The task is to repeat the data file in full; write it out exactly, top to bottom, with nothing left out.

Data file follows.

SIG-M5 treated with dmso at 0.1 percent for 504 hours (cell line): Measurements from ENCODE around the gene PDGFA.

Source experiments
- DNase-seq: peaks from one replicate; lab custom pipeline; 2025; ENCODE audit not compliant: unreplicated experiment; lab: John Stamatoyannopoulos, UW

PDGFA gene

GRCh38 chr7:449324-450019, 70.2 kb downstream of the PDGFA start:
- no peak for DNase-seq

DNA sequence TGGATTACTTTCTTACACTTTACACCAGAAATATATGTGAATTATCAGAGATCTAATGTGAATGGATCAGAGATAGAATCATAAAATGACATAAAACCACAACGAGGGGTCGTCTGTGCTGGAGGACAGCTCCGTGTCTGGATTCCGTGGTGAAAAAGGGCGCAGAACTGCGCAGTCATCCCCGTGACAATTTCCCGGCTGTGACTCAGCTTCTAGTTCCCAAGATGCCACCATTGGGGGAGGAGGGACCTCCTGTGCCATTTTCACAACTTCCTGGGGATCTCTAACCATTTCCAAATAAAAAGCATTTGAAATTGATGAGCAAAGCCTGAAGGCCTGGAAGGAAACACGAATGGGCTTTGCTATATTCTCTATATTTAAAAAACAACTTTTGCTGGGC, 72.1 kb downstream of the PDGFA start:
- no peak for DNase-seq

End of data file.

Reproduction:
SIG-M5 treated with dmso at 0.1 percent for 504 hours (cell line): Measurements from ENCODE around the gene PDGFA.

Source experiments
- DNase-seq: peaks from one replicate; lab custom pipeline; 2025; ENCODE audit not compliant: unreplicated experiment; lab: John Stamatoyannopoulos, UW

PDGFA gene

GRCh38 chr7:449324-450019, 70.2 kb downstream of the PDGFA start:
- no peak for DNase-seq

DNA sequence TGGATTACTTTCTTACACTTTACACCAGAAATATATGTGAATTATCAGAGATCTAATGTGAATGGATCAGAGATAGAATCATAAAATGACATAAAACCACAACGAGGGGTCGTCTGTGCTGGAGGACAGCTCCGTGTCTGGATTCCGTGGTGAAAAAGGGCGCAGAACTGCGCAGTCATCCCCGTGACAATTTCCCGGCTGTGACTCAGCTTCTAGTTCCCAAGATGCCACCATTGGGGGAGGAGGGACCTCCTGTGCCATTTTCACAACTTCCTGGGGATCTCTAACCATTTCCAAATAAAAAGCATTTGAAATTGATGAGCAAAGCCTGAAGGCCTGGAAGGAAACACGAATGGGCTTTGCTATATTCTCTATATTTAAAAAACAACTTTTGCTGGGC, 72.1 kb downstream of the PDGFA start:
- no peak for DNase-seq